A review of To Sell Is Human: The Surprising Truth About Moving Others.
Are sales jobs being threatened by technology/the Internet/social media? Are salespeople a dying breed? There are good reasons for imagining this to be the case, but author Daniel Pink says the facts tell a different story: About one person out of nine now works in sales, a figure that has remained more or less constant for the past decade. “The technologies that were supposed to make salespeople obsolete in fact have transformed more people into sellers,” he says.
And those are just the folks who are actually “salespeople.” The eight out of nine who are in non-sales jobs are actually spending many of their working hours in “non-sales selling”—persuading someone to do something that furthers the business purpose of the “seller.” Pink says his research suggests that, “we’re devoting upward of 40 percent of our time on the job to moving others.”
By this broad definition—moving others; non-sales selling—we’re all in sales, and there are two reasons for emphasizing this point. First, “sales” still has an image problem. The “word cloud” below, taken from the book, shows the 25 adjectives and interjections that came up most often when people were asked to free-associate with the words “sales” and “selling.” Size of the word in the graphic corresponds to the frequency with which participants in the survey used it:
So we have a clear winner: “pushy”―with “yuck” in second place. The negative stereotype of salesmen (the stigma is largely gender specific) is an old, old one, but Pink offers a very modern theory of its roots: information asymmetry. When the seller knows more than the buyer—used car salesmen are the classic villains here—the stage is set for a lopsided deal and a dissatisfied customer. Now that information-as-a-consumable stretches as far as the eye can see, like amber waves of grain ripe for harvest, buyers can become as well-informed as they want to be. Not only can “symmetry” be achieved; the balance can shift to favor the buyer. Honesty, transparency and genuine helpfulness now have an obvious, self-reinforcing benefit to the seller. So if we’re all in sales, let’s all be happy and prosper.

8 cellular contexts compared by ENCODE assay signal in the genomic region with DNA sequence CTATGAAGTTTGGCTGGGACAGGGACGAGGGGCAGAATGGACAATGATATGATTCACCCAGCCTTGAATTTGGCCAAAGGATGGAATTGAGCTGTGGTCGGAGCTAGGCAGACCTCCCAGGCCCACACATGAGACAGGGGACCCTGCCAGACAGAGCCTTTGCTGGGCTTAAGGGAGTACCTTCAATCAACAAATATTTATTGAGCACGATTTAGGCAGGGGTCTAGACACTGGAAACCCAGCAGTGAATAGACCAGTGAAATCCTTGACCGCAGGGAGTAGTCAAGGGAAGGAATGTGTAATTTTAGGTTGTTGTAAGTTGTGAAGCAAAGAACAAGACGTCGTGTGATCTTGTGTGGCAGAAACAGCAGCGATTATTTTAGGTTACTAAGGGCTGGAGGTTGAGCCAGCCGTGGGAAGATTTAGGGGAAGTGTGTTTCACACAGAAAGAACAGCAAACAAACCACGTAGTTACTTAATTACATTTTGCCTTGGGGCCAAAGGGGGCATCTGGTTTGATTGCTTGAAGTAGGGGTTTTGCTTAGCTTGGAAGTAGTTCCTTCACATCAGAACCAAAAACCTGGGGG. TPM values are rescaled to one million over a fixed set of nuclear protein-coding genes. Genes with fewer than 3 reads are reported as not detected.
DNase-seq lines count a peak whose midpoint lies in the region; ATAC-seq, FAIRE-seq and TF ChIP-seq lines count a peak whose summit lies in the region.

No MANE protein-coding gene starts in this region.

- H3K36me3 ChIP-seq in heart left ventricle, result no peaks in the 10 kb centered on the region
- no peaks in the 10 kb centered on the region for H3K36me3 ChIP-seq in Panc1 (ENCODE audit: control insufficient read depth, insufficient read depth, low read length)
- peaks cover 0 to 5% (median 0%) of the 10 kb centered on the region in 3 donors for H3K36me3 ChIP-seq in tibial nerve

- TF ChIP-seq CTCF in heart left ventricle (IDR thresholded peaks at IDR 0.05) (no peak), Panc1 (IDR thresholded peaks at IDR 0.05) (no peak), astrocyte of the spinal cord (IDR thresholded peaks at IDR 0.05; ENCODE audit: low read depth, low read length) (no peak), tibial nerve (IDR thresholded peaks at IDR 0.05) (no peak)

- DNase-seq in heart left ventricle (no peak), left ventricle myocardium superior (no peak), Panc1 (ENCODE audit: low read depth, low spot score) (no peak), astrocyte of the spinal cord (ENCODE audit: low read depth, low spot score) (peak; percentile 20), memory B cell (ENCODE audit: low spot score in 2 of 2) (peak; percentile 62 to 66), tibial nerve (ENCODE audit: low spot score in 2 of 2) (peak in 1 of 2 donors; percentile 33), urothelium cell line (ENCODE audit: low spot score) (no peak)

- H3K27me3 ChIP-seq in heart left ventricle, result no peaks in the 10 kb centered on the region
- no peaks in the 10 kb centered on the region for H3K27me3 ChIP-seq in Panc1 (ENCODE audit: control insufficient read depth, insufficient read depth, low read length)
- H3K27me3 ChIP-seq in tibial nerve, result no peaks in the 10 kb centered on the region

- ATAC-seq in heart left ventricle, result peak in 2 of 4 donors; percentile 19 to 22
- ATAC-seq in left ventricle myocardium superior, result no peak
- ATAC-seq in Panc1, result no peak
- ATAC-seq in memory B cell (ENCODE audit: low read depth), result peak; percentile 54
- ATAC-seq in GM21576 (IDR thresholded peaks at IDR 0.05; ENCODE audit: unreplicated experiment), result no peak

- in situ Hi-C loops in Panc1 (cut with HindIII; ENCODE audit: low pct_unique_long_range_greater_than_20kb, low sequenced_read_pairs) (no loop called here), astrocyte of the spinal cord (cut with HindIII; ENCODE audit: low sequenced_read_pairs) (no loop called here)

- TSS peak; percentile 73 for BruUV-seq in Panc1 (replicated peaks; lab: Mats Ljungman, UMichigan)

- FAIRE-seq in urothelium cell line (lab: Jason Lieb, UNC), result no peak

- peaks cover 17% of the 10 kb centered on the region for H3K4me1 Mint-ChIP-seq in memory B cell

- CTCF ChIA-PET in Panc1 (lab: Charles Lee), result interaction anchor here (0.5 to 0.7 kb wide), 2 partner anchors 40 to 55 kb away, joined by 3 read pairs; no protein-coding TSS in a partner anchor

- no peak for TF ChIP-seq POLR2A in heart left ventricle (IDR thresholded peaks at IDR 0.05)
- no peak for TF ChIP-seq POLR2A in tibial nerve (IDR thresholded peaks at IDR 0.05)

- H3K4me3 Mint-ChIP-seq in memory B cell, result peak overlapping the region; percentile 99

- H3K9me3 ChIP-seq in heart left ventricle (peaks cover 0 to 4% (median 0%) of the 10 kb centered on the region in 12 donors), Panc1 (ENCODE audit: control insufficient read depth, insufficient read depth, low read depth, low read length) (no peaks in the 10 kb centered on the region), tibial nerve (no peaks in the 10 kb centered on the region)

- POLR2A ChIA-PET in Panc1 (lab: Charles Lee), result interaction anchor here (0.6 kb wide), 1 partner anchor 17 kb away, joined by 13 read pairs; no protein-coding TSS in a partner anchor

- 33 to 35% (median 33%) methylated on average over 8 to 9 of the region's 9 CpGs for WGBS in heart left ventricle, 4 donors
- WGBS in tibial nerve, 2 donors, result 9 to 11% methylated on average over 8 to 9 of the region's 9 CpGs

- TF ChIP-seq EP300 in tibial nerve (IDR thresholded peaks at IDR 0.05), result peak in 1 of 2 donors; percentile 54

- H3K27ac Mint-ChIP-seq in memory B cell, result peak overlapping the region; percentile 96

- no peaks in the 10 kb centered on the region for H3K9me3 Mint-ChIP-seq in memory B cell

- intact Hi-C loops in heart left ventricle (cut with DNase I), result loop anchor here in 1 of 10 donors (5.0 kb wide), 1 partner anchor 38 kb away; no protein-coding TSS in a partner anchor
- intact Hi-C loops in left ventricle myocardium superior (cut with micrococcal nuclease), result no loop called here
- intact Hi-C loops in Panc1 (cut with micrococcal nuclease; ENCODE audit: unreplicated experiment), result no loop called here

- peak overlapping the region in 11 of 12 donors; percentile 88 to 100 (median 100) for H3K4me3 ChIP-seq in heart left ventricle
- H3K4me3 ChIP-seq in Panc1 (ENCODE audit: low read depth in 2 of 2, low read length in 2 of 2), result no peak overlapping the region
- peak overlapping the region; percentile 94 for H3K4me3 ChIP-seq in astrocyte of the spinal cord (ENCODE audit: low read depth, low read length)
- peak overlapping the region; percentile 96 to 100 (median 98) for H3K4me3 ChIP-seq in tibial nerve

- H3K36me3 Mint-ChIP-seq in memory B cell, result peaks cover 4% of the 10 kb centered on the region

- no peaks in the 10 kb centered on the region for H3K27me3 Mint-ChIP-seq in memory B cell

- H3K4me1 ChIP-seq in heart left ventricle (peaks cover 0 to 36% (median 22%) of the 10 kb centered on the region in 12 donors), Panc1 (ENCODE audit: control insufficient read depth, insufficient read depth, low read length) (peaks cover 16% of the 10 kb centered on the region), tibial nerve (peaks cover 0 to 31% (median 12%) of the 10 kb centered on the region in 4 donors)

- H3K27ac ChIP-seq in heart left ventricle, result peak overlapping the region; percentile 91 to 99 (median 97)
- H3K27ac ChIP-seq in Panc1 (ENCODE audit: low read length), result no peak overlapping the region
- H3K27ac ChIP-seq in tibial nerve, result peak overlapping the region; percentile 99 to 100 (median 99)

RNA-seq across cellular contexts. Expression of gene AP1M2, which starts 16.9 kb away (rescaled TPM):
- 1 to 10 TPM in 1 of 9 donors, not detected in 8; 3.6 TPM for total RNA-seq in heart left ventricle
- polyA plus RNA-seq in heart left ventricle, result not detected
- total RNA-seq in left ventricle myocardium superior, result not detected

The second reason for emphasizing the point that we’re all in sales is that sales skills suddenly become relevant to everyone. Non-deceptive persuasion techniques can enable productive interactions between co-workers, between department heads, and even between teacher and student. “To sell well is to convince someone else to part with resources,” says Pink, “not to deprive that person, but to leave him better off in the end. That is also what, say, a good algebra teacher does.”
In this view, schools share one shortcoming with many sales training programs: “In the new world of sales, being able to ask the right questions is more valuable than producing the right answers. Unfortunately, our schools often have the opposite emphasis. They teach how to answer, but not how to ask.” The SPIN evangelists here at Huthwaite are in fervent agreement with the importance of asking questions, as well as cultivating the attendant skill of listening to the answers.
To Sell is Human is a lot of fun and useful insights abound. Pink’s closing advice is priceless: “Treat everyone as you’d treat your grandmother, but assume that Grandma has eighty thousand Twitter followers.”